4. I remember something similar happening when I was looking to buy my first property after starting my first graduate job in 2006. My colleagues were quick to tell me that “you have to get on the ladder ” because “prices will just keep going up”. Yet prices were crazy and I opted not to buy. Several of my colleagues who moved at that time ended up in negative equity and had to take a loss when they moved again.

    The property market is difficult to predict. About this time last year I remember being in a meeting with a developer who was giving me a tale of woe about where the market will be in a year. My retort was that given what happened in 2008 and the bluster before it, a sound strategy would be to plan for the opposite of what the property market experts forecast!

    I do think that this can’t continue much longer. All that has happened is that demand has been brought forward – those same people can’t keep moving. I also wonder how many will regret these moves when they’re faced with a much longer commute (most of us will still have to travel into the office at least for half the week) and they are further away from ammenities. I wouldn’t be surprised to see the trend to live further out reverse in a year or two.

    Is it an option for you to rent somewhere for a short while? Renting isn’t great but it does give you time to see out the property market madness.

    • I very much agree with this take. There is every sign of frothiness in property markets, egged on by ill-advised Government incentives and a lack of anything else to spend it on.
      Whilst it would be naive to expect big price drops, there really is only so far this can go. In my opinion, anyway.

      • Indeed – however, once those government incentives are gone, will there be a gradual slow down or will just the hint of it cause a drop off the cliff in everything else, eg stock markets?

    • Hi mrmisanthropeblog

      Agree that ‘bubble’ can’t continue much longer, it is a case of when and how spectacular the aftermath will be and its repurcussions.

      And yes, even with flexi-working being introduced now where I work, I can see that they will want more people in the office at some point in the future and I do wonder how those people who have moved into the countryside for example might have to cope when this happens.

      I had considered renting but that’s not part of my plan right now.

  5. This sounds pretty tough. It reminds me of my daughter’s experience when she was looking to buy her first flat and kept getting pipped at the post by professional buy-to-letters waving cash. She got there in the end, but it was brutal.

    I’ve bought and sold many properties over the years (bought my first flat aged 21) and it’s fair to say that I’ve always had to compromise. I think the main thing is to figure out what is fixable (even if not immediately) and what is not, and then to keep an open mind.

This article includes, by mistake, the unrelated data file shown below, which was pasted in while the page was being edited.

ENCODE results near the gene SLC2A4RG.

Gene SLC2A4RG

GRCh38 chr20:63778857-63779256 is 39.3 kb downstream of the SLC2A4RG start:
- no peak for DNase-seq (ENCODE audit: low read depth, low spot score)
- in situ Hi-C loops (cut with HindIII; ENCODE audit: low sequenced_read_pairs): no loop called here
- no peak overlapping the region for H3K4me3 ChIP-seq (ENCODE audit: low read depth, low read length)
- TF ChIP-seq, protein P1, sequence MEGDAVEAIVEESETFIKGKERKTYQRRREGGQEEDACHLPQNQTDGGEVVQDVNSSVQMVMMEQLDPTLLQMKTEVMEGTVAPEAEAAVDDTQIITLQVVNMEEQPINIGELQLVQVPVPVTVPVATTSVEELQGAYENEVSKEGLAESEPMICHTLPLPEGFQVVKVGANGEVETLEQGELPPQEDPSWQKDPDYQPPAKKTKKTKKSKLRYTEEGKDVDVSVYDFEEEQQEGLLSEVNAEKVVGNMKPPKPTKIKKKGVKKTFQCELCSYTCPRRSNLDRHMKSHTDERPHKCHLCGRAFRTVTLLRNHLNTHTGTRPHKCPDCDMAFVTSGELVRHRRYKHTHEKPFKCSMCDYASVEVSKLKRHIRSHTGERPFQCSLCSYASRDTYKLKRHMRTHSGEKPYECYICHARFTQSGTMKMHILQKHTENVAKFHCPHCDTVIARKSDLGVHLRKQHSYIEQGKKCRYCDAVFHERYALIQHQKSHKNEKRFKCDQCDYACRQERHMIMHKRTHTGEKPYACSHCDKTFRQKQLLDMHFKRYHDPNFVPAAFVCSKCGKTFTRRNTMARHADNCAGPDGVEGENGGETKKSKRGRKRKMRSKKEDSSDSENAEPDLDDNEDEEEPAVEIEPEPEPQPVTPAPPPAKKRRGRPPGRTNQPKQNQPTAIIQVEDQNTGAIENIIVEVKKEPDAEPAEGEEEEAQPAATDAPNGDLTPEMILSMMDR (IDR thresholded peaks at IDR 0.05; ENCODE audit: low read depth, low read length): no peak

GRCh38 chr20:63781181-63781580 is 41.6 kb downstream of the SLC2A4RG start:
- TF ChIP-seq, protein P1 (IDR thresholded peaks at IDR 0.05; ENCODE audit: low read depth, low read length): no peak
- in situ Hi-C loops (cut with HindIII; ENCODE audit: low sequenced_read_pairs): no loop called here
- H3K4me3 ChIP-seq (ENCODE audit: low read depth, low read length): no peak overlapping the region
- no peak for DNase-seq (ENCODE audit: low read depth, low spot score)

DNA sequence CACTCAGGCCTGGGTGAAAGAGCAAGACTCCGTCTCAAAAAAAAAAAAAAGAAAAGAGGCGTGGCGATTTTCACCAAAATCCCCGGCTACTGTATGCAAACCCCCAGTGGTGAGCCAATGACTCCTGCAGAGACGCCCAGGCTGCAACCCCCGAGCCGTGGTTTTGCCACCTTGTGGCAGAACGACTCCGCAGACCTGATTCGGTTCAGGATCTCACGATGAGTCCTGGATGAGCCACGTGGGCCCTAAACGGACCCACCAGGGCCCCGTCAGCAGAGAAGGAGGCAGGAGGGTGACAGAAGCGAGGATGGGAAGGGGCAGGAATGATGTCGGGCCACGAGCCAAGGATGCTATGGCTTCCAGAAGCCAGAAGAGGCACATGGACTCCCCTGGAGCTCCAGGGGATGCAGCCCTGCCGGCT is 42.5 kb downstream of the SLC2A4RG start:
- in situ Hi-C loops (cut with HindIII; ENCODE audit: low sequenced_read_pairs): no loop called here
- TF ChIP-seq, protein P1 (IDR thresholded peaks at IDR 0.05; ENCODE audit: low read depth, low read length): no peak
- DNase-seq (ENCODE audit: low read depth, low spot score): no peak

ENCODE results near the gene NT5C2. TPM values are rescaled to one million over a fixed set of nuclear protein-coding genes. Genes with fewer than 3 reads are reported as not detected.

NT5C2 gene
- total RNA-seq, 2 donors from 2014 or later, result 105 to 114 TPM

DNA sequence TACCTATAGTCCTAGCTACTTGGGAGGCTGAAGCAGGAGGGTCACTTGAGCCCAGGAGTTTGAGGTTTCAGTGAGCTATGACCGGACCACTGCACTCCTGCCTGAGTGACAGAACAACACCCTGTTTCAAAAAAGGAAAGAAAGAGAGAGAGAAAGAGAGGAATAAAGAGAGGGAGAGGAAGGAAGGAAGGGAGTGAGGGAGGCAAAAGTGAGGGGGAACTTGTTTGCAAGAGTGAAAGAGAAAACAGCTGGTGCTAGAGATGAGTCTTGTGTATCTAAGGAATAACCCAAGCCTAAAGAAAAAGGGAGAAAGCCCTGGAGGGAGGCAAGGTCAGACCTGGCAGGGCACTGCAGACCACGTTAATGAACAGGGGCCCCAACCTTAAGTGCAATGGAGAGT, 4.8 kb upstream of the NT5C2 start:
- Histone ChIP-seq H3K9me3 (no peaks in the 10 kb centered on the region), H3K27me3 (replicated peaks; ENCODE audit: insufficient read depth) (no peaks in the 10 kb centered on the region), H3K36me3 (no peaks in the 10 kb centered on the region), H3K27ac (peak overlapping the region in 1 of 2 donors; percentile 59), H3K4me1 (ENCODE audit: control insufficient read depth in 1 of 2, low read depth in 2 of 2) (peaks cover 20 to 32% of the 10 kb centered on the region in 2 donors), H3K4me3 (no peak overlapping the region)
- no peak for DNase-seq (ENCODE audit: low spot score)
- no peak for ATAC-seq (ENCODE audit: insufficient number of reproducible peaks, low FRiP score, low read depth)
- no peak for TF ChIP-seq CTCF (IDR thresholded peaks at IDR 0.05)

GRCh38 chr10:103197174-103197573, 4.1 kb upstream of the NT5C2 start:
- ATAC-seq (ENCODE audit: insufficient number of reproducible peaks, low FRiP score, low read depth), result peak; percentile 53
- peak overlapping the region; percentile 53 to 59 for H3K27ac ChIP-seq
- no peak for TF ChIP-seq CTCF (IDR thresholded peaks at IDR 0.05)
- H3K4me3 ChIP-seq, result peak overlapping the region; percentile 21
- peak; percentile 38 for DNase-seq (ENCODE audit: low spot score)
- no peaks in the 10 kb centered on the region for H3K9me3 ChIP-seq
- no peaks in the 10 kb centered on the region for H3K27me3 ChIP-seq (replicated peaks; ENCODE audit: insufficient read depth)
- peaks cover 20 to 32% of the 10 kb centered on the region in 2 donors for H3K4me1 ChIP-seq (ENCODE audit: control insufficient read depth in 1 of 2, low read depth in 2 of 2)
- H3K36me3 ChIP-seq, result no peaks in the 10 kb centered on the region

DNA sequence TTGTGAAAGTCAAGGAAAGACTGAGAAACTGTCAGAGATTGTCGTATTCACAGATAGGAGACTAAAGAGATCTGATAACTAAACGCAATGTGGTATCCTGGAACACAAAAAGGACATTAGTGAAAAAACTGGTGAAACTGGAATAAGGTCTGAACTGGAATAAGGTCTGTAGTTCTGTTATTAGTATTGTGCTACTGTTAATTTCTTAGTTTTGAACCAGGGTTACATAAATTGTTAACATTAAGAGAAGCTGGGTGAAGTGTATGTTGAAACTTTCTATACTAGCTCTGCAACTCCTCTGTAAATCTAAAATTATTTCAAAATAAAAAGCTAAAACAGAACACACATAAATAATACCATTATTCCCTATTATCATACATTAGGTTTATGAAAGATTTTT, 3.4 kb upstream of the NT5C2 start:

So, 2 bedrooms instead of the 3 you ideally wanted, no second loo, or a too-small kitchen are all fixable in time with a loft conversion, small extension or whatever.

    But the motorway at the bottom of the garden, shared driveway (please don’t buy a house with a shared driveway – it nearly always ends in tears, lol!) or no bus route, are not.

    Everyone’s priorities are different, of course, and you’ve clearly already identified that you don’t want to be too far from friends and work. So that’s something to work with.

    Your sale is not tied to your purchase, as I recall, so I can’t see any benefit to you in moving out and renting.

    Fingers crossed that the market cools a bit soon, and that you can snag a house with the potential to provide everything that’s important to you.

    Jane in London

    • Hi Jane

      Yes, compromise is the key – I’m not willing to do so on location so I’ll have to on the actual property itself. At least I had already lowered my expectations in terms of finding the ‘perfect’ house but perhaps I need to dial it down a bit more in terms of ‘nice to haves’. Thanks for the tip on the shared driveway!

      Agree, there is no benefit to me moving out and renting.

      Thanks and yes, fingers crossed indeed!

  6. Somebody has probably already mentioned the idea, but have you considered offering your tenants a compensation payment if they will move out now? As long as you agree on a sum that’s smaller than the extra stamp duty you would otherwise have to pay on buying your desired house, you would be in profit.

    You’d need to square your mortgage firm with your living in the flat yourself; you’d need to know any costs involved with that before you approach your tenants.

    • Hi dearieme

      As I would only be moving my tenants out if I was considering living in my BTL myself (which I’m not), this isn’t something I would consider doing. If I was selling, I’d be selling to another landlord with the longstanding tenants in situ.

      As for stamp duty, I can’t get away with not paying it I’ve never lived in the BTL. I have an idea of how much it will cost so it’s just an extra expense in my book.

  7. Hi Winnie,

    I’ve never seen anything like the current state of the housing market.

    To be honest, I’d been imagining Manchester empty at the moment (tumbleweed down Market Street?) as half the city’s inhabitants do seem to be over here in North Wales, buying up anything that doesn’t move as a holiday home. Prices are, of course, shooting up.

    It’s not just houses…. I had cause to sell a motorhome last week. Covid seems to have mysteriously snuck £10k onto the price of a new motorhome, with used prices shunted up accordingly (so a three year old motorhome on the forecourt now could cost you what the original buyer paid new).

    I’m sure there are plenty of other examples out there. Where will this all end, I wonder?

    Jo

    • Hi Jo

      It never occurred to me that the property boom would extend to motorhomes too but I guess with staycations featuring in the near future for many, demand will push those prices up too. Other things going up are used car prices apparently.

      I walked down Market Street the other day – it wasn’t crowded like it normally would have been at that time of day, but there was a lot more people about than I thought there would be. It was nice however to not see it as a ghost town!